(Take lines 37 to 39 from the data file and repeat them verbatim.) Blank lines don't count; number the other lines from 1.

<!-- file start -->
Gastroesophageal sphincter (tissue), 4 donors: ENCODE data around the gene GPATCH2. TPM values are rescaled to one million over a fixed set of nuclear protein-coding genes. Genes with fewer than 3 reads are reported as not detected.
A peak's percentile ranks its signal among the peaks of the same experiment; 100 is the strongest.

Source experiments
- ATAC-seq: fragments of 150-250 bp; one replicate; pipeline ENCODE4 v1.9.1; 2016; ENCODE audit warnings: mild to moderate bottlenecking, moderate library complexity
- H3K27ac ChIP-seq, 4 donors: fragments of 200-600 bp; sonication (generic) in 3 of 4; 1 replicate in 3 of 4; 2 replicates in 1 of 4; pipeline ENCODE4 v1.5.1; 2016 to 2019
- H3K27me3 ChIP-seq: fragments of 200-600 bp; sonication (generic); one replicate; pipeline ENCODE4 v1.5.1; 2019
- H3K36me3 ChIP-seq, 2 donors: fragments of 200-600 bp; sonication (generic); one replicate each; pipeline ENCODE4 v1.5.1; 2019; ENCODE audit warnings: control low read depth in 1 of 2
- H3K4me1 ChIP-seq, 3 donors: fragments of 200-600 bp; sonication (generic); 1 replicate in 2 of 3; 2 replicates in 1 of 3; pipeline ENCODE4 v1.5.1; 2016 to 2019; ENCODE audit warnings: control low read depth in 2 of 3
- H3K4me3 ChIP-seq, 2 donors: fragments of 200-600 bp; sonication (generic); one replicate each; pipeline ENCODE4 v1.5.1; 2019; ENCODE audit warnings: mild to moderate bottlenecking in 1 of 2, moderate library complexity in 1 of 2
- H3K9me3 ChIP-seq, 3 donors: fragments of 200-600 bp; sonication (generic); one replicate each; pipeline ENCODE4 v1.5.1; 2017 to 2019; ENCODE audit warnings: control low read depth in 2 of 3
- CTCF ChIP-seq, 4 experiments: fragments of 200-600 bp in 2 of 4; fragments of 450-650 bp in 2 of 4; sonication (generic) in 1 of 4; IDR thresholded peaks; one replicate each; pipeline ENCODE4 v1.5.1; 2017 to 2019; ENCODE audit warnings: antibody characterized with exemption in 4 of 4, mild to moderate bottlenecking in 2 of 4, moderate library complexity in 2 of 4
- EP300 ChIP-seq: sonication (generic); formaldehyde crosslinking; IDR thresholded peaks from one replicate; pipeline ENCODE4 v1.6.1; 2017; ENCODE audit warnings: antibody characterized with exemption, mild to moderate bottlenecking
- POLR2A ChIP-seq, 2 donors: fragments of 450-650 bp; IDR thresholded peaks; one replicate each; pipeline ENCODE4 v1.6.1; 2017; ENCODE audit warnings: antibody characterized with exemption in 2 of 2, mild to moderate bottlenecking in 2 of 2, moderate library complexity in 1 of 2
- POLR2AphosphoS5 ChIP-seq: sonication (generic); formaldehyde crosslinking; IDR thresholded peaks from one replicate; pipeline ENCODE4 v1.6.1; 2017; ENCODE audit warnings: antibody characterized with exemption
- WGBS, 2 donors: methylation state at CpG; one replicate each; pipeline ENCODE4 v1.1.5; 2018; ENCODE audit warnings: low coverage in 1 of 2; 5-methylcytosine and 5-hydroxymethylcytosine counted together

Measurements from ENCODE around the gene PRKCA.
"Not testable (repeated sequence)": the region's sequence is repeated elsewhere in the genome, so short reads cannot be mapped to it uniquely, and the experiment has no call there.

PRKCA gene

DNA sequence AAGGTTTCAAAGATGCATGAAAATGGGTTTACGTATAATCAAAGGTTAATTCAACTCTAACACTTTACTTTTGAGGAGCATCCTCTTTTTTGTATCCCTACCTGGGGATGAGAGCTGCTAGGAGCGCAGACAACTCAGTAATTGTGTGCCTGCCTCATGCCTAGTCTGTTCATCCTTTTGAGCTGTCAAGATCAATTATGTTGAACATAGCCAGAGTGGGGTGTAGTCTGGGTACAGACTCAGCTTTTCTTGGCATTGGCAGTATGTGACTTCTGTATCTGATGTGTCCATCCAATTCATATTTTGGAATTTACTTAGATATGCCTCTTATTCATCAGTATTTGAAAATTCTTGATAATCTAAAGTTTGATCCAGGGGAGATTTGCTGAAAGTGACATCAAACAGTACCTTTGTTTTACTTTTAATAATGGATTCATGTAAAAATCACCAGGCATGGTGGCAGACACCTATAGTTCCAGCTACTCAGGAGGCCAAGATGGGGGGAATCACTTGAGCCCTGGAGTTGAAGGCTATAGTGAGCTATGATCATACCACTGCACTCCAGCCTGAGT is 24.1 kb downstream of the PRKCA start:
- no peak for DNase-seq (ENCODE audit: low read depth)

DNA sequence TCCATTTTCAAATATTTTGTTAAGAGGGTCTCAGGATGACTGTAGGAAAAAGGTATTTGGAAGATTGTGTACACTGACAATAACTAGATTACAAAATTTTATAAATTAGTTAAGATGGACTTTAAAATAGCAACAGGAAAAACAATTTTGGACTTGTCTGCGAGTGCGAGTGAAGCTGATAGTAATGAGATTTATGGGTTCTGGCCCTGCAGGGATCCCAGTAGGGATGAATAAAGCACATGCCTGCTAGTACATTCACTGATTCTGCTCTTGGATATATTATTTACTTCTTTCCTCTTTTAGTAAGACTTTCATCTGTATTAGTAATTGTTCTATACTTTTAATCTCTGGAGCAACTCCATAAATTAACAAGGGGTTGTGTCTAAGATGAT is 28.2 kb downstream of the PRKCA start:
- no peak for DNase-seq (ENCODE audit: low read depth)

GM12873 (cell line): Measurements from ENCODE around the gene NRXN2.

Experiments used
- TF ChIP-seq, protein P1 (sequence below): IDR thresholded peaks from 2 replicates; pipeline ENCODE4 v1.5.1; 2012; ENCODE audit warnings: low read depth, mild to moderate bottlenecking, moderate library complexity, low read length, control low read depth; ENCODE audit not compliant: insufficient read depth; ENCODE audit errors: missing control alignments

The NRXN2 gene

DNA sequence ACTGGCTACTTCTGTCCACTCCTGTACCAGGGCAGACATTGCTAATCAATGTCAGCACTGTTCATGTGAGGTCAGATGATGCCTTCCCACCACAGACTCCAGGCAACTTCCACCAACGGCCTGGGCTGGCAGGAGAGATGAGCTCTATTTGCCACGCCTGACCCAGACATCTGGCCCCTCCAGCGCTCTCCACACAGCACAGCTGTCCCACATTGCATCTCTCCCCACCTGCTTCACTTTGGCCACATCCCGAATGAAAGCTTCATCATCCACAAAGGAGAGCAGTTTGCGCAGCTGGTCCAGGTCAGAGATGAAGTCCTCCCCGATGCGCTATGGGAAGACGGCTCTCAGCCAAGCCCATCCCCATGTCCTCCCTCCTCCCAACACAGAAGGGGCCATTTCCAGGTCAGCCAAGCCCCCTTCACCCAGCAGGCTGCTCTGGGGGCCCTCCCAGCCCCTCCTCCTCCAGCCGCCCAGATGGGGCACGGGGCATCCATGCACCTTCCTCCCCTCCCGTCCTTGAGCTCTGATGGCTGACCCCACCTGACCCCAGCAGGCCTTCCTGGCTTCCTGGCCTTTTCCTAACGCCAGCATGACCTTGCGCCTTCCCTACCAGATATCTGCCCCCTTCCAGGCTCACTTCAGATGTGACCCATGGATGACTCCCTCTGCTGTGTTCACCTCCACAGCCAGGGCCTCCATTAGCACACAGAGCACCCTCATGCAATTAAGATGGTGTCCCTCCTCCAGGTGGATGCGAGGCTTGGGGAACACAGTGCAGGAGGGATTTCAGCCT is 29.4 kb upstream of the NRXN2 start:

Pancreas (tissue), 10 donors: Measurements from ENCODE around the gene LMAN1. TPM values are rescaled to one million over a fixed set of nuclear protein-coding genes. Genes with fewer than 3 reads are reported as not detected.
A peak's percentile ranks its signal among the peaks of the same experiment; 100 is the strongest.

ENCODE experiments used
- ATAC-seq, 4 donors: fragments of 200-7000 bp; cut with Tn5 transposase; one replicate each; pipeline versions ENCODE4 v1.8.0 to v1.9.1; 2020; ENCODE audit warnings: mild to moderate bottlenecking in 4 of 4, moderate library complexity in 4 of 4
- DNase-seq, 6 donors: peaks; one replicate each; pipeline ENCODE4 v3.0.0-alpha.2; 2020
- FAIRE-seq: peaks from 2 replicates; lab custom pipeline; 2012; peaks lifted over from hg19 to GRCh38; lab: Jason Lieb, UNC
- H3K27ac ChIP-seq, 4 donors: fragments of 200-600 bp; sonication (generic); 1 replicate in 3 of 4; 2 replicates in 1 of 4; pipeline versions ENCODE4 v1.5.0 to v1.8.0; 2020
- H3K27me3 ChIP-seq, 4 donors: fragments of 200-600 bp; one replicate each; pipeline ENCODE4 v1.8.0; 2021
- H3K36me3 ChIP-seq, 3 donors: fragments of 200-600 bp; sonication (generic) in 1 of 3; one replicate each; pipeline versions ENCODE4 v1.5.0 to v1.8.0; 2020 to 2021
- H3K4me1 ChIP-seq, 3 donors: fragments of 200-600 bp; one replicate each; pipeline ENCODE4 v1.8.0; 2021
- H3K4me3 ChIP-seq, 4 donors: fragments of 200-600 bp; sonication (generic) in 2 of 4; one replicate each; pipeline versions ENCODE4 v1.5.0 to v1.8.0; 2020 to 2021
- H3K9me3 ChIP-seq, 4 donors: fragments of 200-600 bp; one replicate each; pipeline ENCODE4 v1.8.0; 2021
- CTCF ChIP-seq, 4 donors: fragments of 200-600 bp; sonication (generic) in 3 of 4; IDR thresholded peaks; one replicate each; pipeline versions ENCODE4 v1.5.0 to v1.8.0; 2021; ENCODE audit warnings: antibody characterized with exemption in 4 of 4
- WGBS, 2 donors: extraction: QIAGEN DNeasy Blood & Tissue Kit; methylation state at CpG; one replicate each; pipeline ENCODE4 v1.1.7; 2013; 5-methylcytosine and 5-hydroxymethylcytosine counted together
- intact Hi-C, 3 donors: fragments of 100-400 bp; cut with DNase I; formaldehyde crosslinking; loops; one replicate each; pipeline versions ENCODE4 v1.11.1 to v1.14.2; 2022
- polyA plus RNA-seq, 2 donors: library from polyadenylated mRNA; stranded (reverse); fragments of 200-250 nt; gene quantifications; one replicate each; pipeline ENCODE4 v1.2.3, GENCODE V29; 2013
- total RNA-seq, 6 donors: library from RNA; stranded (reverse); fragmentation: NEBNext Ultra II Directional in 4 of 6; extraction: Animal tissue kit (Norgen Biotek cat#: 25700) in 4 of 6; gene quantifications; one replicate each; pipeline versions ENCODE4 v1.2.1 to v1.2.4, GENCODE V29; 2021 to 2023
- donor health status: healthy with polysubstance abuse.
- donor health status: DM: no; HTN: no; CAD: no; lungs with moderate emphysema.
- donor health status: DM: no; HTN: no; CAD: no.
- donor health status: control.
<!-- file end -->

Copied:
- H3K4me1 ChIP-seq, 3 donors: fragments of 200-600 bp; one replicate each; pipeline ENCODE4 v1.8.0; 2021
- H3K4me3 ChIP-seq, 4 donors: fragments of 200-600 bp; sonication (generic) in 2 of 4; one replicate each; pipeline versions ENCODE4 v1.5.0 to v1.8.0; 2020 to 2021
- H3K9me3 ChIP-seq, 4 donors: fragments of 200-600 bp; one replicate each; pipeline ENCODE4 v1.8.0; 2021